Implementing resource controls for Windows containers

Applies to: Windows Server 2022, Windows Server 2019

There are several resource controls that can be implemented on a per-container and per-resource basis. By default, containers run are subject to typical Windows resource management, which in general is fair-share based but though configuration of these controls a developer or administrator can limit or influence resource usage. Resources that can be controlled include: CPU/Processor, Memory/RAM, Disk/Storage and Networking/Throughput.

Windows containers utilize job objects to group and track processes associated with each container. Resource controls are implemented on the parent job object associated with the container.

In the case of Hyper-V isolation resource controls are applied both to the virtual machine as well as to the job object of the container running inside the virtual machine automatically, this ensures that even if a process running in the container bypassed or escaped the job objects controls the virtual machine would ensure it was not able to exceed the defined resource controls.


For each resource this section provides a mapping between the Docker command line interface as an example of how the resource control might be used (it might be configured by an orchestrator or other tooling) to the corresponding Windows host compute service (HCS) API as well as generally how the resource control has been implemented by Windows (please note that this description is high-level and that the underlying implementation is subject to change).


Resource Location
Docker interface --memory
HCS interface MemoryMaximumInMB
Hyper-V isolation Virtual machine memory


For Hyper-V isolation in Windows Server 2016, when using a memory cap, you'll see the container initially allocate the cap amount of memory, then start to return it to the container host. Later versions of Windows Server (1709 or later) have optimized this process.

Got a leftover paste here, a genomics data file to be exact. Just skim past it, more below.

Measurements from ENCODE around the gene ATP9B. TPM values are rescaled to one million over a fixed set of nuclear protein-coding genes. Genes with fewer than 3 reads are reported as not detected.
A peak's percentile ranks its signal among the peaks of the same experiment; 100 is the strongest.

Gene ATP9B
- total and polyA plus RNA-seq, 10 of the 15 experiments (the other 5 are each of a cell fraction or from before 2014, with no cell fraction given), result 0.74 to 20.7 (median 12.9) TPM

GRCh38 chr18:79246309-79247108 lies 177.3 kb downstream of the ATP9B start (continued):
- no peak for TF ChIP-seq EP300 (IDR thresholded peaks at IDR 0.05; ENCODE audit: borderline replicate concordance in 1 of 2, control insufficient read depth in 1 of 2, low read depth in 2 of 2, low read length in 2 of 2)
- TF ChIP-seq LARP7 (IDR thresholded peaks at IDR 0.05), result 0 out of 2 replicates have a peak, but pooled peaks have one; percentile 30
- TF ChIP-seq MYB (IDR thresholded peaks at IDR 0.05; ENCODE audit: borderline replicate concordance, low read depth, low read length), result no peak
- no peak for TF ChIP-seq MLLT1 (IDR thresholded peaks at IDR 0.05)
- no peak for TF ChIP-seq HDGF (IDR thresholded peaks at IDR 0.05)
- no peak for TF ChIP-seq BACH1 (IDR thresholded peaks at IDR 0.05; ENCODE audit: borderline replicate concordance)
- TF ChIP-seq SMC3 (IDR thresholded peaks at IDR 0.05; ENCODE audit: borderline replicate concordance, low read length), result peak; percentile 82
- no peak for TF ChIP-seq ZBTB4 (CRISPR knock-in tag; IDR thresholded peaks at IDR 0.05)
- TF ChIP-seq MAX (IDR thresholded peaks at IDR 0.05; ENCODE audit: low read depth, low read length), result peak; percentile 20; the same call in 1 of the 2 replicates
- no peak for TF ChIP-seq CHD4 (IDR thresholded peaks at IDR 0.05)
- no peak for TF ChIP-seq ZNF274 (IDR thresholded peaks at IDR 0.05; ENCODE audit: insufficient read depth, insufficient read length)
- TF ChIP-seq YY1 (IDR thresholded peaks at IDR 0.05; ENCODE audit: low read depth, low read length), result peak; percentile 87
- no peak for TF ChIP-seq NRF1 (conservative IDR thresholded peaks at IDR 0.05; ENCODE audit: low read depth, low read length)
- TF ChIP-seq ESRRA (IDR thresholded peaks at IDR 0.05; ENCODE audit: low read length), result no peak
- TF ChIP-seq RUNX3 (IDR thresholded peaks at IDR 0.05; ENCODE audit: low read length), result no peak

CPU (count)

Resource Location
Docker interface --cpus
HCS interface ProcessorCount
Shared Kernel Simulated with JOB_OBJECT_CPU_RATE_CONTROL_HARD_CAP*
Hyper-V isolation Number of virtual processors exposed

CPU (percent)

Resource Location
Docker interface --cpu-percent
HCS interface ProcessorMaximum
Hyper-V isolation Hypervisor limits on virtual processors

CPU (shares)

Resource Location
Docker interface --cpu-shares
HCS interface ProcessorWeight
Hyper-V isolation Hypervisor virtual processors weights

Storage (image)

Resource Location
Docker interface --io-maxbandwidth/--io-maxiops
HCS interface StorageIOPSMaximum and StorageBandwidthMaximum

Storage (volumes)

Resource Location
Docker interface --storage-opt size=
HCS interface StorageSandboxSize

Additional notes or details

Memory requirements

Windows containers run some system process in each container typically those which provide per-container functionality like user management, networking etc… and while much of the memory required by these processes is shared amongst containers the memory cap must be high enough to allow for them. A table is provided in the system requirements document for each base image type and with and without Hyper-V isolation.

CPU Shares (without Hyper-V isolation)

When using CPU shares the underlying implementation (when not using Hyper-V isolation) configures the JOBOBJECT_CPU_RATE_CONTROL_INFORMATION, specifically setting the control flag to JOB_OBJECT_CPU_RATE_CONTROL_WEIGHT_BASED and providing an appropriate Weight. The valid weight ranges of the job object are 1 – 9 with a default of 5 which is lower fidelity than the host compute services values of 1 – 10000. As examples a share weight of 7500 would result in a weight of 7 or a share weight of 2500 would result in a value of 2.